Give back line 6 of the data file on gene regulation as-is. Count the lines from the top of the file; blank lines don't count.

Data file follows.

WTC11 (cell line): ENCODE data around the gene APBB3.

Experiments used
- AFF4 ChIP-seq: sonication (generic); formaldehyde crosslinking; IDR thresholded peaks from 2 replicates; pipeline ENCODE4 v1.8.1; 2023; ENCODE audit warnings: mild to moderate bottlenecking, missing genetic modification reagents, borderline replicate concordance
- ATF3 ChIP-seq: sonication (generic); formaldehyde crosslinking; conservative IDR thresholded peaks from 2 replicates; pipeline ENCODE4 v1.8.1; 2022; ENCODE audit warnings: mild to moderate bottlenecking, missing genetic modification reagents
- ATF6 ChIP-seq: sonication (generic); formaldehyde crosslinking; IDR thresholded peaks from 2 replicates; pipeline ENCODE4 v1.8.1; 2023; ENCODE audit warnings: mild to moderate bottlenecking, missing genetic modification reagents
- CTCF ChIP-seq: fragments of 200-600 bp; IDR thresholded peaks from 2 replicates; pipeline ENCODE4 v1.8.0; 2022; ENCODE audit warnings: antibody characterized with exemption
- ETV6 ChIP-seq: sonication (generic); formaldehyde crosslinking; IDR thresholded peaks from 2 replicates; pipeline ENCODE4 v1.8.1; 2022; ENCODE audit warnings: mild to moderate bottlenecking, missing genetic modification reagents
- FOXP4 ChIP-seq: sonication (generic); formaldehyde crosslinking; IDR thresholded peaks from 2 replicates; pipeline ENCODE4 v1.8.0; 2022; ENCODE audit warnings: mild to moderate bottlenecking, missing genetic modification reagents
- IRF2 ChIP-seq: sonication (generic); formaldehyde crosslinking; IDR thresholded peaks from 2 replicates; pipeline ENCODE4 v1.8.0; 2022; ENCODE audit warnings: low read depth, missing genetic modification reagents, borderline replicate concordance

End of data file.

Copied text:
- CTCF ChIP-seq: fragments of 200-600 bp; IDR thresholded peaks from 2 replicates; pipeline ENCODE4 v1.8.0; 2022; ENCODE audit warnings: antibody characterized with exemption